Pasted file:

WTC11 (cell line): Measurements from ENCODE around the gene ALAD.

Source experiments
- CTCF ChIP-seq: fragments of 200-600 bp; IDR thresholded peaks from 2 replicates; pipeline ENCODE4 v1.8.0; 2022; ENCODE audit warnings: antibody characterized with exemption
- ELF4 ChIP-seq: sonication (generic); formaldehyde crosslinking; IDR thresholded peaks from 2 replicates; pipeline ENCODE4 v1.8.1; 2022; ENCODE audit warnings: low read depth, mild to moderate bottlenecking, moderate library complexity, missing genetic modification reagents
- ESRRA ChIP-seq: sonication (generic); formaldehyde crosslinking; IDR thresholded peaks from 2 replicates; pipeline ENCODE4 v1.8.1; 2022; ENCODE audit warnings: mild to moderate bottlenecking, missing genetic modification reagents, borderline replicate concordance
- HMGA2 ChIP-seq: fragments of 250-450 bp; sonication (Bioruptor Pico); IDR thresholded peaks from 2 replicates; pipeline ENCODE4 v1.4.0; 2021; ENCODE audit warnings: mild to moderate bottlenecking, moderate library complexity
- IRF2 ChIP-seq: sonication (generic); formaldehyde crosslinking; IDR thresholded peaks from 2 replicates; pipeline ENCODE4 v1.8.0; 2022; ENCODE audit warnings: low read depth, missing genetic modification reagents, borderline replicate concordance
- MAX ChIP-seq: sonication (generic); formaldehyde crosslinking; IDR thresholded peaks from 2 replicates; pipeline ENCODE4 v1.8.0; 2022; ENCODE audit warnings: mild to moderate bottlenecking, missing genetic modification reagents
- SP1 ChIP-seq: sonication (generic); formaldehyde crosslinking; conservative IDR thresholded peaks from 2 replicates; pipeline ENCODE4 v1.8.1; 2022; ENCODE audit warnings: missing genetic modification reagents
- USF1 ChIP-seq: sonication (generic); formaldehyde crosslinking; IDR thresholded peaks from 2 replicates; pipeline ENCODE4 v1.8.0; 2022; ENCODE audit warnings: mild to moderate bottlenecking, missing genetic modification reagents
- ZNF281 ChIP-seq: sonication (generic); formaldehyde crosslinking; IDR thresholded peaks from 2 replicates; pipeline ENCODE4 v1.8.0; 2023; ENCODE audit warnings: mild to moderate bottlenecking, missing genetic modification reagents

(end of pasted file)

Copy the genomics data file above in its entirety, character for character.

WTC11 (cell line): Measurements from ENCODE around the gene ALAD.

Source experiments
- CTCF ChIP-seq: fragments of 200-600 bp; IDR thresholded peaks from 2 replicates; pipeline ENCODE4 v1.8.0; 2022; ENCODE audit warnings: antibody characterized with exemption
- ELF4 ChIP-seq: sonication (generic); formaldehyde crosslinking; IDR thresholded peaks from 2 replicates; pipeline ENCODE4 v1.8.1; 2022; ENCODE audit warnings: low read depth, mild to moderate bottlenecking, moderate library complexity, missing genetic modification reagents
- ESRRA ChIP-seq: sonication (generic); formaldehyde crosslinking; IDR thresholded peaks from 2 replicates; pipeline ENCODE4 v1.8.1; 2022; ENCODE audit warnings: mild to moderate bottlenecking, missing genetic modification reagents, borderline replicate concordance
- HMGA2 ChIP-seq: fragments of 250-450 bp; sonication (Bioruptor Pico); IDR thresholded peaks from 2 replicates; pipeline ENCODE4 v1.4.0; 2021; ENCODE audit warnings: mild to moderate bottlenecking, moderate library complexity
- IRF2 ChIP-seq: sonication (generic); formaldehyde crosslinking; IDR thresholded peaks from 2 replicates; pipeline ENCODE4 v1.8.0; 2022; ENCODE audit warnings: low read depth, missing genetic modification reagents, borderline replicate concordance
- MAX ChIP-seq: sonication (generic); formaldehyde crosslinking; IDR thresholded peaks from 2 replicates; pipeline ENCODE4 v1.8.0; 2022; ENCODE audit warnings: mild to moderate bottlenecking, missing genetic modification reagents
- SP1 ChIP-seq: sonication (generic); formaldehyde crosslinking; conservative IDR thresholded peaks from 2 replicates; pipeline ENCODE4 v1.8.1; 2022; ENCODE audit warnings: missing genetic modification reagents
- USF1 ChIP-seq: sonication (generic); formaldehyde crosslinking; IDR thresholded peaks from 2 replicates; pipeline ENCODE4 v1.8.0; 2022; ENCODE audit warnings: mild to moderate bottlenecking, missing genetic modification reagents
- ZNF281 ChIP-seq: sonication (generic); formaldehyde crosslinking; IDR thresholded peaks from 2 replicates; pipeline ENCODE4 v1.8.0; 2023; ENCODE audit warnings: mild to moderate bottlenecking, missing genetic modification reagents